Why was the matching component increased for the Institutional and Professional Development Grants?

The matching components for the Professional Development and Institutional Grants have increased to 50% from 30% for applicants as part of the Grants Program's focus on sustainable practice. The AMA encourages members to seek funding from their communities, other granting agencies, donors, and sponsors to help contribute to their long term sustainability and relevance.

Why was the matching component not increased for the Operational Staffing Grant?

The Operational Staffing Grant meets a growing need among museums for operational funding to help amplify the benefits of grants beyond a one-time initiative. The Operational Staffing Grant is one of the most heavily subscribed grants the AMA offers and the opportunity to hire trained staff at the museum through this grant has allowed recipients to have greater impact with their visitors, volunteers, and collections. The purpose of this grant is to build capacity within museums by allowing recipients to offer competitive wages for core museum staff, and increasing the matching component could limit this ability.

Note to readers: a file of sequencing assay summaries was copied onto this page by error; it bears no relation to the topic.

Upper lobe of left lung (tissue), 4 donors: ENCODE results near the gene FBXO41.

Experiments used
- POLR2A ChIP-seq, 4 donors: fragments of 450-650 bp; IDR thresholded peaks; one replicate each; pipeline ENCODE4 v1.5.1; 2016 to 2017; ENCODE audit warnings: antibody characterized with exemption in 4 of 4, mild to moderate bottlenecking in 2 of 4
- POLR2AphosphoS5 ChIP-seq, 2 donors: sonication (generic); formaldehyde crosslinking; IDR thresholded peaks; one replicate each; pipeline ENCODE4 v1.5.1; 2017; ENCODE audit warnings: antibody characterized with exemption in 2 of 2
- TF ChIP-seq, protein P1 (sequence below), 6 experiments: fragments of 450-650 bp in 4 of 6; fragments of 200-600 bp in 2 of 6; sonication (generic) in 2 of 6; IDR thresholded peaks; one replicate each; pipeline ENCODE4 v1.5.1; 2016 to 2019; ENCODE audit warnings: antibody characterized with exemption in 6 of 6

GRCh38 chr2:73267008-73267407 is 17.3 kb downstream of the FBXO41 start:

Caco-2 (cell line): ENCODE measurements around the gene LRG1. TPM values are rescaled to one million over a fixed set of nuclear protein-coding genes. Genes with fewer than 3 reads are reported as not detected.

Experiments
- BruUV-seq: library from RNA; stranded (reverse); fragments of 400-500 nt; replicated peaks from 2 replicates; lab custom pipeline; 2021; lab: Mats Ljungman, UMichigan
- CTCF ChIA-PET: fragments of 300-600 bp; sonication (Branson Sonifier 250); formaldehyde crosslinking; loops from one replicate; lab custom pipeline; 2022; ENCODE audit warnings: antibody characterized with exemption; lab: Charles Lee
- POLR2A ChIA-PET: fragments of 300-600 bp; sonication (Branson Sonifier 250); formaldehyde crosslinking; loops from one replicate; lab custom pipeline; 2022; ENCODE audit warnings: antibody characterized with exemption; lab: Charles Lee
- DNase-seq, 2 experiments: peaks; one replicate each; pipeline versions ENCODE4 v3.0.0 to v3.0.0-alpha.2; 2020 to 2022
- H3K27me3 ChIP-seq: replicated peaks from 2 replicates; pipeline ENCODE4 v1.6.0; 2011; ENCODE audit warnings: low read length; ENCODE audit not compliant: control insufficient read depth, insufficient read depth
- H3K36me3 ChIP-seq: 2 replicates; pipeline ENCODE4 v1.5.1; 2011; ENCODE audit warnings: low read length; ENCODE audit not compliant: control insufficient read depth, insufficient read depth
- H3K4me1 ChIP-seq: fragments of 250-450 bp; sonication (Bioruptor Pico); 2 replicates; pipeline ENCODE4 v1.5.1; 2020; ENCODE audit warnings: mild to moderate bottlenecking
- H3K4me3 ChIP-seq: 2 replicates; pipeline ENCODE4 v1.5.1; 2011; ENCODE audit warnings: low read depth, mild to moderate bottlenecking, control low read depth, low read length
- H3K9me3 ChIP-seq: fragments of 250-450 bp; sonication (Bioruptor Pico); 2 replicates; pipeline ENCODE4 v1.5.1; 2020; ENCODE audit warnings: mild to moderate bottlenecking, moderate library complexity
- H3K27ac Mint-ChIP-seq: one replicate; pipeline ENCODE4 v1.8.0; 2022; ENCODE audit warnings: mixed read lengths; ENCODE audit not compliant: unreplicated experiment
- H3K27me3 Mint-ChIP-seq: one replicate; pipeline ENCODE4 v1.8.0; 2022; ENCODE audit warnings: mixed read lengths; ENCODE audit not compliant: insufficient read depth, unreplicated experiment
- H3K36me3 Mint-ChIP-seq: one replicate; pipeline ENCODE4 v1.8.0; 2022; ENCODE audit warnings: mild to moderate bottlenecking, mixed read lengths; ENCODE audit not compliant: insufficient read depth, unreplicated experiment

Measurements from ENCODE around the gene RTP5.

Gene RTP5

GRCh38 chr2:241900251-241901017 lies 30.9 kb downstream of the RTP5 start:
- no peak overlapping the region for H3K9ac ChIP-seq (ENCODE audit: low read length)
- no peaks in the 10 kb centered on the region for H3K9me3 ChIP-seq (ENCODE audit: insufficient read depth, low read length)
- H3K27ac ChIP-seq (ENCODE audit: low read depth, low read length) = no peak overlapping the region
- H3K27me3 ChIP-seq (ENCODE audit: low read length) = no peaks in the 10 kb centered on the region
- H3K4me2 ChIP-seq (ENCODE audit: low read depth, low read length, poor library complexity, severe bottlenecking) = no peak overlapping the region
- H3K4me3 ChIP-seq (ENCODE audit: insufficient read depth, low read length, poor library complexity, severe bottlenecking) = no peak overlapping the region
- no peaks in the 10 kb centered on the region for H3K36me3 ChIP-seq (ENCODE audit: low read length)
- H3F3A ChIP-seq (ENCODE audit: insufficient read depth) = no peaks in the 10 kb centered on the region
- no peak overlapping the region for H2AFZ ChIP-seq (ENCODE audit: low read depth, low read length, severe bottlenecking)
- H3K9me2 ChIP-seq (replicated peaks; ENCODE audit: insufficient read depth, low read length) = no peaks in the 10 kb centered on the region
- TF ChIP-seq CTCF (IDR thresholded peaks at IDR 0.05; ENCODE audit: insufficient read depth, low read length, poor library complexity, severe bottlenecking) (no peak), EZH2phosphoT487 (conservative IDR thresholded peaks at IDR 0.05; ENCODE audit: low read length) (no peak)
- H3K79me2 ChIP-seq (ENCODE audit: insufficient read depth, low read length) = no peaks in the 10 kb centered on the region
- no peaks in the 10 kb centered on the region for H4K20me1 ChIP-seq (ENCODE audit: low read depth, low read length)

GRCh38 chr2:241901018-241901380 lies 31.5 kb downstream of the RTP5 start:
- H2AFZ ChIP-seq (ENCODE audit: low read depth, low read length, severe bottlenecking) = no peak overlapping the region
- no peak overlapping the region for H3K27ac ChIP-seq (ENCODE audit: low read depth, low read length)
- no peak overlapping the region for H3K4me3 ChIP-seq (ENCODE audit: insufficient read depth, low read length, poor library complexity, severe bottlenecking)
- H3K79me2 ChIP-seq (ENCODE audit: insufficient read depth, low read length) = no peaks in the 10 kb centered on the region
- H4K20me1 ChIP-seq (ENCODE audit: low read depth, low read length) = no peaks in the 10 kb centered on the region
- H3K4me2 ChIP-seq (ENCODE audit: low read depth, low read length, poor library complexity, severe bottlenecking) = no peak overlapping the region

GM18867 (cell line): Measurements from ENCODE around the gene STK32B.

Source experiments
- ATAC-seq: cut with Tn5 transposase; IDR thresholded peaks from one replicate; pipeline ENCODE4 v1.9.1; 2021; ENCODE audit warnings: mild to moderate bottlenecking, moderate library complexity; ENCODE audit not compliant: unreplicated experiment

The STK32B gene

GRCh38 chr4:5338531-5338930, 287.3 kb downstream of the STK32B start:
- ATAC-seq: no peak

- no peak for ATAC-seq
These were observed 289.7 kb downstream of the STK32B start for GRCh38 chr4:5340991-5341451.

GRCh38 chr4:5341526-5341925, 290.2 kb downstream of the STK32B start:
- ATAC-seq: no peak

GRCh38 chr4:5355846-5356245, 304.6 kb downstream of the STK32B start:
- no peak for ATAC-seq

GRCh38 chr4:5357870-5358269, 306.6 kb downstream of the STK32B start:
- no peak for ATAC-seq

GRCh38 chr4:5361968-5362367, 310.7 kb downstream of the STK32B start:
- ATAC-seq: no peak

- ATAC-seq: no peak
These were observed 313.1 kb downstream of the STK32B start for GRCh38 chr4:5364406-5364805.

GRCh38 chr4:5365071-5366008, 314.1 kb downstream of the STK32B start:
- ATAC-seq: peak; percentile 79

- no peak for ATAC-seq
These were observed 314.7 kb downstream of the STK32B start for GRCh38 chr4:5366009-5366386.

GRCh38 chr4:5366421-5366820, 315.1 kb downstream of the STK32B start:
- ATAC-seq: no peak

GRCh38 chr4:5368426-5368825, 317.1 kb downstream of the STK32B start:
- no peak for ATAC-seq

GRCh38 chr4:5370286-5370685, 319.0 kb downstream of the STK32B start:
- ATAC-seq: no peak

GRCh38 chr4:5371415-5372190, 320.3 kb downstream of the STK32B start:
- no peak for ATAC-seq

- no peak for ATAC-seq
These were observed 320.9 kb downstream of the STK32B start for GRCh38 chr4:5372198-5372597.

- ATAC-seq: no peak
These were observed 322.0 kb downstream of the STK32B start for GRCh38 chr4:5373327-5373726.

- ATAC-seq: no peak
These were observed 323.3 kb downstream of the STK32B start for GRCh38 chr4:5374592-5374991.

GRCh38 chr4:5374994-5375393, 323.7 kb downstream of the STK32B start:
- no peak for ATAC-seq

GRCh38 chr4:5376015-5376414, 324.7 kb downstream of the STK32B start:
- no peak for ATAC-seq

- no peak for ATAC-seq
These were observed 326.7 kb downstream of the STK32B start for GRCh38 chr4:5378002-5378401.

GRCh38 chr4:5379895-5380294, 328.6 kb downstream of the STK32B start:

Why was the ceiling lowered on Professional Development Grants?

The amount applicants can receive has been lowered to $2,500 from $4,000 for Individual applicants and to $5,000 from $8,000 for Institutional applicants supporting the professional development initiatives of two or more employees or volunteers. The ceilings have been lowered to reflect the fact that the vast majority of applicants, both individual and institutional, apply for Professional Development Grants well under the previous $4,000 and $8,000 ceilings.

Why have the General Operations and Conference Grants been discontinued?

As all Grant categories are regularly oversubscribed, the AMA has attempted to distribute funding to members in areas where it is most needed as well as to areas in which the Grants Program experiences the greatest demand. Feedback received during the Grants Program Review consistently rated the General Operations and the Conference Grant at lesser value than other AMA Grant Categories.